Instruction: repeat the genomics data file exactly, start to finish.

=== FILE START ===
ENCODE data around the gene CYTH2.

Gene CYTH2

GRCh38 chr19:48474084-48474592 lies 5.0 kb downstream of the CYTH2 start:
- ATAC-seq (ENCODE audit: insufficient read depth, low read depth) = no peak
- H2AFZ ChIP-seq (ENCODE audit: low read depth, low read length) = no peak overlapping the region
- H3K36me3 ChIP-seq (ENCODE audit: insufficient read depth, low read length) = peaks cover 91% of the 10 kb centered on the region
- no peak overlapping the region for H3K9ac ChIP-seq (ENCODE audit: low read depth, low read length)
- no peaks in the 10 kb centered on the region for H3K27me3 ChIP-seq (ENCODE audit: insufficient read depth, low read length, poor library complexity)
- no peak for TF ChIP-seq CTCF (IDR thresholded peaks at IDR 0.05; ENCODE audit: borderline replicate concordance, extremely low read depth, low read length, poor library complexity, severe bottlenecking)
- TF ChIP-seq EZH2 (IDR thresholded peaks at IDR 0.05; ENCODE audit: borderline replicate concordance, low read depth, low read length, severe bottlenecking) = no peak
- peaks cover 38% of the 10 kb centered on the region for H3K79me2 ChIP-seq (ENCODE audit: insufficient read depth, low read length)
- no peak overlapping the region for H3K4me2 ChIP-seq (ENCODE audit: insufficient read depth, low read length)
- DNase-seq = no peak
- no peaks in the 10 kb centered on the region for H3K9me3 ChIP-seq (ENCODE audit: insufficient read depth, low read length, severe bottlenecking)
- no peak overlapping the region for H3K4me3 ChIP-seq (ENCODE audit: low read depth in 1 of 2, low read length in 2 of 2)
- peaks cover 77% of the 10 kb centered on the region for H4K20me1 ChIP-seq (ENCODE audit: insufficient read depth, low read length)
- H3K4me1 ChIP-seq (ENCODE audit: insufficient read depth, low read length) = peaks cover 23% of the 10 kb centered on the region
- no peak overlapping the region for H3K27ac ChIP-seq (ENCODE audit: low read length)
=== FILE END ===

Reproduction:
ENCODE data around the gene CYTH2.

Gene CYTH2

GRCh38 chr19:48474084-48474592 lies 5.0 kb downstream of the CYTH2 start:
- ATAC-seq (ENCODE audit: insufficient read depth, low read depth) = no peak
- H2AFZ ChIP-seq (ENCODE audit: low read depth, low read length) = no peak overlapping the region
- H3K36me3 ChIP-seq (ENCODE audit: insufficient read depth, low read length) = peaks cover 91% of the 10 kb centered on the region
- no peak overlapping the region for H3K9ac ChIP-seq (ENCODE audit: low read depth, low read length)
- no peaks in the 10 kb centered on the region for H3K27me3 ChIP-seq (ENCODE audit: insufficient read depth, low read length, poor library complexity)
- no peak for TF ChIP-seq CTCF (IDR thresholded peaks at IDR 0.05; ENCODE audit: borderline replicate concordance, extremely low read depth, low read length, poor library complexity, severe bottlenecking)
- TF ChIP-seq EZH2 (IDR thresholded peaks at IDR 0.05; ENCODE audit: borderline replicate concordance, low read depth, low read length, severe bottlenecking) = no peak
- peaks cover 38% of the 10 kb centered on the region for H3K79me2 ChIP-seq (ENCODE audit: insufficient read depth, low read length)
- no peak overlapping the region for H3K4me2 ChIP-seq (ENCODE audit: insufficient read depth, low read length)
- DNase-seq = no peak
- no peaks in the 10 kb centered on the region for H3K9me3 ChIP-seq (ENCODE audit: insufficient read depth, low read length, severe bottlenecking)
- no peak overlapping the region for H3K4me3 ChIP-seq (ENCODE audit: low read depth in 1 of 2, low read length in 2 of 2)
- peaks cover 77% of the 10 kb centered on the region for H4K20me1 ChIP-seq (ENCODE audit: insufficient read depth, low read length)
- H3K4me1 ChIP-seq (ENCODE audit: insufficient read depth, low read length) = peaks cover 23% of the 10 kb centered on the region
- no peak overlapping the region for H3K27ac ChIP-seq (ENCODE audit: low read length)